No amount of clever screenwriting and beautiful cinematography would be enough to sell the profound, dynamic relationship between Jack and Joy without actors that feel like a true mother and son. Luckily, Brie Larson shines as Joy, demonstrating incredible range that won’t be new to anyone who’s seen her in indie wonder Short Term 12 (which shares more than a few thematic similarities), but will definitely serve as a shock to most audiences, who would only recognize her from equally-endearing Hollywood turns in Scott Pilgrim vs. The World and 21 Jump Street. Her ability to switch from loving mother to damaged daughter (she comes from a family too, after all) and to put audiences inside of her headspace should shoot her straight into awards consideration in a way that Short Term 12 was oddly unable to accomplish.
It’s Jacob Trambley as Jack who is the real revelation here, who deserves to be talked about in awards circles just as sincerely as Larson. Using a child in a plot so dismal could be seen as a manipulative gimmick if not for Trambley turning in one of the all-time great performances for a child of his age. Eight at the time of shooting, the boy conveys a natural sense of wonder and confusion that shows through even in the many scenes where he observes quietly. His subtle range of facial expressions says more in his silence than any amount of forced child-like dialogue could. Luckily, the dialogue he is given is believable and often comedic in a ‘kids say the darndest things’ type of way, allowing a much-needed dose of humor to seep down into the dreary proceedings and wash away much of the gloom. I’d like to see him go face to face against Michael Fassbender’s Steve Jobs at the Oscars, just for the pure joy of contrast. Between Trambley and Quvenzhane Wallis’ mind-boggling performance in Beasts of the Southern Wild, this has been an incredible half-decade for child actors.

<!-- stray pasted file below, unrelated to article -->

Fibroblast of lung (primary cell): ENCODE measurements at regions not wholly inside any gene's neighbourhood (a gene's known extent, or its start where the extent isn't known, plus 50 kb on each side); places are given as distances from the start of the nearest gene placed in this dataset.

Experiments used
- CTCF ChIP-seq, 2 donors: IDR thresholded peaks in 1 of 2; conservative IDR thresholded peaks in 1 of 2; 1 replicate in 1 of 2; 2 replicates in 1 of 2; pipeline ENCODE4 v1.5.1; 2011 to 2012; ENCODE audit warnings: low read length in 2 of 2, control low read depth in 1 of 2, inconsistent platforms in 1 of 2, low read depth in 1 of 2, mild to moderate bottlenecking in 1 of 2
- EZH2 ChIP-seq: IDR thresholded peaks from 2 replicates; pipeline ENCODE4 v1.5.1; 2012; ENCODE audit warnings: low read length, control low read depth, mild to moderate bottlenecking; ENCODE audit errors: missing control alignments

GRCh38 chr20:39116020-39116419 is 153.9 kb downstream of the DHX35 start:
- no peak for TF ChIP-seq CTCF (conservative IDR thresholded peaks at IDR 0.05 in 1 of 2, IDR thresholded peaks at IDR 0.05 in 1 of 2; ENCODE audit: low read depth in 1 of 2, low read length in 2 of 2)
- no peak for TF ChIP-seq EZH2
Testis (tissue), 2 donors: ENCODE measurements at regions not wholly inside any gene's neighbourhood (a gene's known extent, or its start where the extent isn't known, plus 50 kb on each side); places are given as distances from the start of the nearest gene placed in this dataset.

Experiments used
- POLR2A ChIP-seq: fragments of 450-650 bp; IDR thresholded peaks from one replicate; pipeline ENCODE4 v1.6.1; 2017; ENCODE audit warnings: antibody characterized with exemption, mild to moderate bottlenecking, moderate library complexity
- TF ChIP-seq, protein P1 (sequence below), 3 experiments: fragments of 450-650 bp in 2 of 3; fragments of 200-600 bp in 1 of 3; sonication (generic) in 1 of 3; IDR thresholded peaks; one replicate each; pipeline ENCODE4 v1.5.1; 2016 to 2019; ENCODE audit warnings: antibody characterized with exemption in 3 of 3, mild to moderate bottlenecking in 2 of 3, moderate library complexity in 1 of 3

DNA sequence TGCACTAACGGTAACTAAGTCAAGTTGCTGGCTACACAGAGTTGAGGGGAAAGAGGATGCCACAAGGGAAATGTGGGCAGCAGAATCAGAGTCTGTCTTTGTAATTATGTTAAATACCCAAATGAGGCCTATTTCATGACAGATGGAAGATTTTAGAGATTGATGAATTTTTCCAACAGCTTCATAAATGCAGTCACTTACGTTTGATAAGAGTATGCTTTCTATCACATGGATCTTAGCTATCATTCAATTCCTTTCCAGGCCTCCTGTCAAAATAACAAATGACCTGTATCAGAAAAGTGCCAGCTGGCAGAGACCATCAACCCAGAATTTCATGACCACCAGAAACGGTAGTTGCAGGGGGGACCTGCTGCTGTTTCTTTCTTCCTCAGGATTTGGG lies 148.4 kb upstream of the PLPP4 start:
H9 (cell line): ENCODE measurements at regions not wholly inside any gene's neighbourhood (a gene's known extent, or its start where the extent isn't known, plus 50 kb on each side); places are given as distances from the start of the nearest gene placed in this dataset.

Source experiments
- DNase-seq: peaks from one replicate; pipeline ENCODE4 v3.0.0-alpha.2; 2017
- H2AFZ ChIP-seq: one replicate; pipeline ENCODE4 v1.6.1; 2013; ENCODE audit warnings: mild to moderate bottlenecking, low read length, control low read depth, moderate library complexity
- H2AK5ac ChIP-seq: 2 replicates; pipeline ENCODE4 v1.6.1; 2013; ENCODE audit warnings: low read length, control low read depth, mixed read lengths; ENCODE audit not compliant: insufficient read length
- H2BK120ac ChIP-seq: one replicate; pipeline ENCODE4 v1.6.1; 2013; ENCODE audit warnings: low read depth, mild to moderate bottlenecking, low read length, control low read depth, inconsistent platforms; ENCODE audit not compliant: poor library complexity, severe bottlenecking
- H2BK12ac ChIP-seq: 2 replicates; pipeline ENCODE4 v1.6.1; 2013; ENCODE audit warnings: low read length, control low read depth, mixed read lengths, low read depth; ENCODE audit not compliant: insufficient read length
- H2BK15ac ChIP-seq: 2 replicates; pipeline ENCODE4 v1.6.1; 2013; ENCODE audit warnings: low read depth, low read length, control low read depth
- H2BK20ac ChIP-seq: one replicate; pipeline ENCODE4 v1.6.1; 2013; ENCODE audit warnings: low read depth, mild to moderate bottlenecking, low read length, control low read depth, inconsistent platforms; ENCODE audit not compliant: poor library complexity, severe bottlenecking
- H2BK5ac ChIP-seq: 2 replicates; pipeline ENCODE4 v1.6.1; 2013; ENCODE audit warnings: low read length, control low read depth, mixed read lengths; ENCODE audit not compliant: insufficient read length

If you’ve read the book or seen the movie, you may have noticed that I’ve left out some pretty pivotal information, which has been a big part of all the posters and trailers, and almost all the promotional images I was forced to use here. I was lucky enough to go into this movie without watching paying attention to any of the marketing materials (I was simply sold at ‘Brie Larson’), and feel I got far more out of the experience as a result to my naivety. I would recommend anyone who hasn’t already seen the trailers to stay away from them and go into this movie as blind as possible. Only a re-watch (and I’m sure this is one of those movies I’ll watch too many times to count) will tell if the lack of surprise will damage my overall opinion of Room in the future.
As it stands, I can’t recommend the movie highly enough. It is one of the most emotional experiences I’ve ever had watching a movie, and will surely go down as a classic. A few minor flaws (the aforementioned directorial decision and a distracting minor character) do nothing to dent the movie’s powerful message and meticulous execution. See it before the Oscar hype begins, and then see it again after the Oscar hype begins. And then see it again once the buzz dies down. And then again and again, because it doesn’t get much better.
Score: 5 out of 5